Business Ownership through Stocks
Jack Bogle is referring to the fact that owning shares of a company’s stock makes you the business owner and puts you in position to earn the returns of the business.
The graph and table below compare stocks to another large asset class, bonds and illustrates Bogle’s point.
The graph shows how $100 invested in the Standard and Poor 500 stock index (S&P 500) over the past 91 years compare to $100 invested in bonds.
The bonds are the three month U.S. government treasury bills (T-Bill) and the ten year U.S. government treasury bond (10 Year T-Bond).
Each $100 invested in the S&P 500 stocks over the prior 91 years increased to $382,850 compared to $$7,309 and $2,063 respectively for 10 Year T-Bonds and Treasury Bills. Over the past 91 years stocks are the best investment by a long shot.
Don’t think you have another 91 years to invest? I get it, me neither. The point is in the long term trend is clear.
Let’s look at a shorter, but still long term, 10-year and 50-year investment horizon.
Each $100 invested in the S&P 500 stocks over the prior 50 year and 10 year periods increased to $12,000 and $220 respectively compared to $2600 and $150 for bonds (10 Year T-Bills).
The numbers speak for themselves, clearly in a wide range of years, stocks are the best investment. Would you rather end up with $12,000 or $2,600? Why would anyone choose to average down lifelong returns buying lower return asset classes?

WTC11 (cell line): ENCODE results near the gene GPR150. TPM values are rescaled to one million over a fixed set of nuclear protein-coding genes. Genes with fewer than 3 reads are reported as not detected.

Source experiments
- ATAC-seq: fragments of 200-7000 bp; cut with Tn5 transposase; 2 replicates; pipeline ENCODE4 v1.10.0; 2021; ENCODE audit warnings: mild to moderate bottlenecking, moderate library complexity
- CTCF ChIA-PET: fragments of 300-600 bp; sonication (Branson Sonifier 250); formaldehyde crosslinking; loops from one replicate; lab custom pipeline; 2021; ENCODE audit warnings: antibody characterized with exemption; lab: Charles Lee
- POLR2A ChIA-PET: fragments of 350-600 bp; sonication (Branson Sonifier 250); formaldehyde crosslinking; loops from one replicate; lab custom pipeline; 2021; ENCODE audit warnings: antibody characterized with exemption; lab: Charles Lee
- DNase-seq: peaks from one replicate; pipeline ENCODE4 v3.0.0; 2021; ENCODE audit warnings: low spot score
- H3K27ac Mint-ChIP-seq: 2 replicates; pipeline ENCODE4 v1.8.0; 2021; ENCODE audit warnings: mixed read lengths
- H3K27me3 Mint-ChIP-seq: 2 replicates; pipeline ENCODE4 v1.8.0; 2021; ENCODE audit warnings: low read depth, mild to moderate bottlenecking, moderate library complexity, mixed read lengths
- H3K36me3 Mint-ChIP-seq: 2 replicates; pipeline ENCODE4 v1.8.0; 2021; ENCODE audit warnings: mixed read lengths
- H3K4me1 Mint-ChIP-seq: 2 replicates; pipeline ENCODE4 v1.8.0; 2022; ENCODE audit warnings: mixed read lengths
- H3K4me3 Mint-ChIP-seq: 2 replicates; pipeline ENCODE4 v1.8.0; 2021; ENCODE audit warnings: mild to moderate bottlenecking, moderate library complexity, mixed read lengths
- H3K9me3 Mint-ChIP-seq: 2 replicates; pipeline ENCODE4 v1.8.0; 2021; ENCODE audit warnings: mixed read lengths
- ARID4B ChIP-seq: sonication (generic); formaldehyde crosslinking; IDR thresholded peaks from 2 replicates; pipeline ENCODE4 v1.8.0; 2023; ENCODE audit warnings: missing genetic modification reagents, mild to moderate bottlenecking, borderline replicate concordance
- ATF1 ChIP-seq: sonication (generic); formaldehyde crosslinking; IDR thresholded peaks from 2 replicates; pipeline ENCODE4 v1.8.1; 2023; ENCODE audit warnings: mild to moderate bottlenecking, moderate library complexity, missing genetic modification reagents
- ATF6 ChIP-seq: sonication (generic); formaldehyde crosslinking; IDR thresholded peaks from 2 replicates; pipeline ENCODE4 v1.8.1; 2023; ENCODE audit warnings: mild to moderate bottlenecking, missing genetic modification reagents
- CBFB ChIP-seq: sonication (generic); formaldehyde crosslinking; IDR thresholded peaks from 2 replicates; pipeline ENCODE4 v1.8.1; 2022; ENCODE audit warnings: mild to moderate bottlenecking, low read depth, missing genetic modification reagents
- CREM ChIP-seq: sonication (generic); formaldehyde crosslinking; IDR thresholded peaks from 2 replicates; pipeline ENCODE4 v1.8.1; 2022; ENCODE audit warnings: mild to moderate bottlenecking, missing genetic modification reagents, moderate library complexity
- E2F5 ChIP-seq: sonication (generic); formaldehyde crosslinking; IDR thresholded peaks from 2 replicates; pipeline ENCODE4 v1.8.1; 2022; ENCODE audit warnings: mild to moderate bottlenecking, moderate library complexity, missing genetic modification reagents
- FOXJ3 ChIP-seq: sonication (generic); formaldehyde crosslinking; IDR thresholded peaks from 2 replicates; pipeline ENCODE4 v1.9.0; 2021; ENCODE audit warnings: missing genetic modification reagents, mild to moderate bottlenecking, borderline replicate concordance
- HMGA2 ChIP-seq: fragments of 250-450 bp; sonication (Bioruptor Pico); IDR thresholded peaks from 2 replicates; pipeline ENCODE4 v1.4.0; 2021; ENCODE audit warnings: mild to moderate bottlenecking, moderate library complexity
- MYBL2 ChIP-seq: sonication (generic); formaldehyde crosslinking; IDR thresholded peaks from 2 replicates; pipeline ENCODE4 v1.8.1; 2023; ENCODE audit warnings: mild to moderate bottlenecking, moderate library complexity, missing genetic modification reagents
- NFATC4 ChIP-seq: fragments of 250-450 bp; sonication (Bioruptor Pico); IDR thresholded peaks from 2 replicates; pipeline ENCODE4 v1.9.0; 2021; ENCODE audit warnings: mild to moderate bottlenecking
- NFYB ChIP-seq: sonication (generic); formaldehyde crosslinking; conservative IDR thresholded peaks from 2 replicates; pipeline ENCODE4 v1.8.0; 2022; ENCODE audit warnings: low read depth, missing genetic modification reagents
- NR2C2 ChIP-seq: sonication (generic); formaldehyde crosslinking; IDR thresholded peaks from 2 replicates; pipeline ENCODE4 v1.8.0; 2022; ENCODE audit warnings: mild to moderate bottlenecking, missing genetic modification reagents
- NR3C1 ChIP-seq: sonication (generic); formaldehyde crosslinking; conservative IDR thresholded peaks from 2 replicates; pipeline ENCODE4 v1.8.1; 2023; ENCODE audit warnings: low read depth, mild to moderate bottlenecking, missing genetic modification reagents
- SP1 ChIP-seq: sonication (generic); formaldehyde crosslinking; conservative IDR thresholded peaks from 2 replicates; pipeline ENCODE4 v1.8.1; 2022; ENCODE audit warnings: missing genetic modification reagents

History Doesn’t Repeat but it Rhymes
Businesses provide essential products and services for a growing population and increasing middle class around the world. These standards of living increases result in more demand for those products and services.
The businesses must grow to meet the increasing demand. and as the business grows their earnings do to. Still, the global standard of living continues to increase even at a faster pace.
That is the source of the cumulative returns earned by the stock market over the long term that Jack Bogle wants us to look at. Stocks are the best investment until global population growth and standard of living improvements change.
Warren Buffett the Chairman and CEO of Berkshire Hathaway, is considered one of the most successful investors in the world with a net worth of $84 billion at this writing. In a recent interview he expressed his views on stocks vs bonds:
“If you had to choose between buying long-term bonds or equities, I would choose equities in a minute.”
– Warren Buffett
Summary and Conclusions:
- Business ownership through stock is a great investment,
- The best investors in the world agree and willingly show us how to do it right,
- The long term record of stock and business ownership shows this to be true,
- The cumulative return of businesses accrue to the business owner; the stockholder,
- History doesn’t repeat but it rhymes; population and middle-class growth supports business growth and returns,
- Choose equities “in a minute” for long term wealth creation.
The next article “The Rational Investor” discusses how our own behavior can be our worst enemy to wealth creation.